Hackers have published a big dump of private data related to German Chancellor Angela Merkel and hundreds of other of the country's politicians, in what is said to be the biggest data dump of its kind ever in Germany.
Only politicians from the far-right Alternative for Germany were spared.
The stolen private information leaked online includes credit card info, scans of official identification cards, email addresses, mobile phone numbers, physical addresses, banking transactions, and chat transcripts.
The hackers even “very personal data” such as conversations with family members, RBB reported.
The leak happened over the course of the last few weeks via an account on Twitter that identiies itself as based in Hamburg, and describes itself with the words “security researching,” “artist” and “satire & irony.”
Said German Justice Minister Katarina Barley to BBC News, “The people behind this want to damage confidence in our democracy and institutions.”
It looks like the hackers got the passwords to Facebook accounts and Twitter profiles and worked their way up from there, said Simon Hegelich, a political scientist at Munich’s Technical University who has studied the manipulation of social networks.
“It’s a very elaborately done social engineering attack,” he said Friday by phone. “It’s a lot of data that’s been dumped.”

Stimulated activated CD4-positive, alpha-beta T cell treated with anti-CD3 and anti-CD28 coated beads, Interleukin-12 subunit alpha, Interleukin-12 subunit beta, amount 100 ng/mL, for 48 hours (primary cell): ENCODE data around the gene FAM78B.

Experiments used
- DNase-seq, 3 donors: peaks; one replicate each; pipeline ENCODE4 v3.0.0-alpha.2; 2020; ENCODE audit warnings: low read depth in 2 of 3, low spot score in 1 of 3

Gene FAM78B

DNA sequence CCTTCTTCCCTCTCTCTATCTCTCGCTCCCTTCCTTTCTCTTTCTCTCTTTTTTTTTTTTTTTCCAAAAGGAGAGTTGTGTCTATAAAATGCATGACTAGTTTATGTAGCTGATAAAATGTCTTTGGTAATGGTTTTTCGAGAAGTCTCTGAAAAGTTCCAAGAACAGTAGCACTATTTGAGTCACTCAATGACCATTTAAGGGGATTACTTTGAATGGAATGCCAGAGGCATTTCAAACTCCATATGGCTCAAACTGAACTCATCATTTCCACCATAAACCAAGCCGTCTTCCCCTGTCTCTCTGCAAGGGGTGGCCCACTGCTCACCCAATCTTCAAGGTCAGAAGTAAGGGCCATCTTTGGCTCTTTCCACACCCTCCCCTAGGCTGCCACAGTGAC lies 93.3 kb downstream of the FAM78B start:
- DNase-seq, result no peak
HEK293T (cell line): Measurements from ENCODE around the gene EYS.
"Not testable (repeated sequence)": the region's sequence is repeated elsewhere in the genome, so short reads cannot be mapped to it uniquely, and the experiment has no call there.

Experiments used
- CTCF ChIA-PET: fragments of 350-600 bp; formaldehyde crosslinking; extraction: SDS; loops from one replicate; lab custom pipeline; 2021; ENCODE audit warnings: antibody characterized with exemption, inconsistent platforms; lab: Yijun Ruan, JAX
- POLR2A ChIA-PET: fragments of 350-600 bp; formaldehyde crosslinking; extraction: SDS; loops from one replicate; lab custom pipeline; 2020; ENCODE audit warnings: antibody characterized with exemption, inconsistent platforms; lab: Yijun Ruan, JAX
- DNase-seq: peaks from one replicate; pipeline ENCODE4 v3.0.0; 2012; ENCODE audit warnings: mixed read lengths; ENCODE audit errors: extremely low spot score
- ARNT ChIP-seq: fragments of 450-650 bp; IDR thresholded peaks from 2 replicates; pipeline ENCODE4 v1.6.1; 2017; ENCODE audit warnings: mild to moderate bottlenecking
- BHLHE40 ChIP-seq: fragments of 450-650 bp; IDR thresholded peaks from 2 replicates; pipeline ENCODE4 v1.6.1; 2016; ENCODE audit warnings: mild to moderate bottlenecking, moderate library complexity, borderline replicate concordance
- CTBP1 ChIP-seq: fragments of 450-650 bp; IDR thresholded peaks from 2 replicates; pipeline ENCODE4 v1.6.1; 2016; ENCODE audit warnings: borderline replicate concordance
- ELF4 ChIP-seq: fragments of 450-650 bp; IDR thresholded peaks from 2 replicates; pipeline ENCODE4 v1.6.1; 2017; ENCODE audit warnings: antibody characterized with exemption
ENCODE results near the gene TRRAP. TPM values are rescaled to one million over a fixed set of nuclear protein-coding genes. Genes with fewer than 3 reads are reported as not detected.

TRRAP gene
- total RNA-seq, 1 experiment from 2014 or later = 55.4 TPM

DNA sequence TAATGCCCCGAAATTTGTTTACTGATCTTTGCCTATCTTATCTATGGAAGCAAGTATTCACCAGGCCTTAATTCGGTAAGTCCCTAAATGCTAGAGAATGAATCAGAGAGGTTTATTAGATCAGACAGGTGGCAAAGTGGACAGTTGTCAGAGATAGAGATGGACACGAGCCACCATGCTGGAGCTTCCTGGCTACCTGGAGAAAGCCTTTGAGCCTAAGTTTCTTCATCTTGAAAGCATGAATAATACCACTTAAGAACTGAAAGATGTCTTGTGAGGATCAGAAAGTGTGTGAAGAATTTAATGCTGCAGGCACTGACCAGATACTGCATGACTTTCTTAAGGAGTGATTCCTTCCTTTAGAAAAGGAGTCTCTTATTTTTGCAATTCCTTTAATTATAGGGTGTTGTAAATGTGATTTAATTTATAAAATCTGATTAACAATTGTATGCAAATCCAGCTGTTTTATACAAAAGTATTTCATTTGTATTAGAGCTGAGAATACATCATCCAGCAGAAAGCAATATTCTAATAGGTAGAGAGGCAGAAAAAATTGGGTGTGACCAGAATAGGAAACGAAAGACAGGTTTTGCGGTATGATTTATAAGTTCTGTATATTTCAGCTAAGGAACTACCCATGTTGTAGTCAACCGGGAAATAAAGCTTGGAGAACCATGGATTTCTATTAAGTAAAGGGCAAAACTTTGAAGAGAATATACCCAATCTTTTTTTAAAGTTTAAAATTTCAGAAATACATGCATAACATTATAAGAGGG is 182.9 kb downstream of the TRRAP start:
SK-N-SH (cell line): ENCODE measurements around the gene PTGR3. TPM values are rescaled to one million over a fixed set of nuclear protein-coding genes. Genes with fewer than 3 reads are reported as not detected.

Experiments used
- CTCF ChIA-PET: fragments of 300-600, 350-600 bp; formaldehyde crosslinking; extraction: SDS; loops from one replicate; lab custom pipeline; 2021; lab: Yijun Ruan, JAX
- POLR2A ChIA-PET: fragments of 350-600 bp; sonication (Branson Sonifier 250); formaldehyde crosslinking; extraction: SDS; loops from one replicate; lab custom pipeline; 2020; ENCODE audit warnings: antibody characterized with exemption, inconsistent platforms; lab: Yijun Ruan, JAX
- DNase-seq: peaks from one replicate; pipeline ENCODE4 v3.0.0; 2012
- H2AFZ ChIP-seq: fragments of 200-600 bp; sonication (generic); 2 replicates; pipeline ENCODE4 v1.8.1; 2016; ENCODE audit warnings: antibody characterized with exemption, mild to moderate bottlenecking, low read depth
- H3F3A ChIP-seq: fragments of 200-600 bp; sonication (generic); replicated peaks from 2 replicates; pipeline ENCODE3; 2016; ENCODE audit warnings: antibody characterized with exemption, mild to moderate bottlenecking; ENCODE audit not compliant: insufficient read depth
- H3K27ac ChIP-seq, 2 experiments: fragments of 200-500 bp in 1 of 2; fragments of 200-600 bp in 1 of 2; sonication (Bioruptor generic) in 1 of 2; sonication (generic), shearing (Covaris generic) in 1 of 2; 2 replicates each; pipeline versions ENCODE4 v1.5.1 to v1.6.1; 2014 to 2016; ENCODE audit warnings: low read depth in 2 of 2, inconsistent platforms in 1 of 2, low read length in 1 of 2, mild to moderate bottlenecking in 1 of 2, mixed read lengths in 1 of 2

The German government is taking the attack “very seriously,” spokeswoman Martina Fietz said at a briefing with reporters on Friday.
Links to the data were tweeted out by a Twitter account @_Orbit in the form of an Advent calendar leading up to Christmas – but no one took notice of it until Thursday night. It’s unclear why the tweets didn’t attract attention until now – the same account (now suspended) has been doxxing people, according to the report, since the summer of 2017 and had amassed more than 16,000 followers.
German newspaper Bild said that the entire German cabinet was victimized, along with various German musicians and comedians. While early reports said that there was nothing politically sensitive amongst the data, Julian Röpcke of Bild tweeted that he had found “shocking” details related to nepotism, and that the data stretches back to 2009. He also speculated that more compromising material may be in the offing.